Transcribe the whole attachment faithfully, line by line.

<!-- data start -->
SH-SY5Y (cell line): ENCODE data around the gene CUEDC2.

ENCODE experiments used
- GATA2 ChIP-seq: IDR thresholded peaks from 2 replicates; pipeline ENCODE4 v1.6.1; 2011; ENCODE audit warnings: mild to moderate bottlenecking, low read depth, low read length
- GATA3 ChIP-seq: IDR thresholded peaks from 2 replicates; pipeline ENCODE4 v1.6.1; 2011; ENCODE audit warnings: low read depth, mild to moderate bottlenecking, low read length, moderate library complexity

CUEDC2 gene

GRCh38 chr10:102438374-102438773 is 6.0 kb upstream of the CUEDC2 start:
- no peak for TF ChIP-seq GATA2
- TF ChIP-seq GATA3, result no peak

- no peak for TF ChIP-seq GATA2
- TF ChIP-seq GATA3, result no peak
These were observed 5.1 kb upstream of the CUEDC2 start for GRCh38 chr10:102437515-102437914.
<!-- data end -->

SH-SY5Y (cell line): ENCODE data around the gene CUEDC2.

ENCODE experiments used
- GATA2 ChIP-seq: IDR thresholded peaks from 2 replicates; pipeline ENCODE4 v1.6.1; 2011; ENCODE audit warnings: mild to moderate bottlenecking, low read depth, low read length
- GATA3 ChIP-seq: IDR thresholded peaks from 2 replicates; pipeline ENCODE4 v1.6.1; 2011; ENCODE audit warnings: low read depth, mild to moderate bottlenecking, low read length, moderate library complexity

CUEDC2 gene

GRCh38 chr10:102438374-102438773 is 6.0 kb upstream of the CUEDC2 start:
- no peak for TF ChIP-seq GATA2
- TF ChIP-seq GATA3, result no peak

- no peak for TF ChIP-seq GATA2
- TF ChIP-seq GATA3, result no peak
These were observed 5.1 kb upstream of the CUEDC2 start for GRCh38 chr10:102437515-102437914.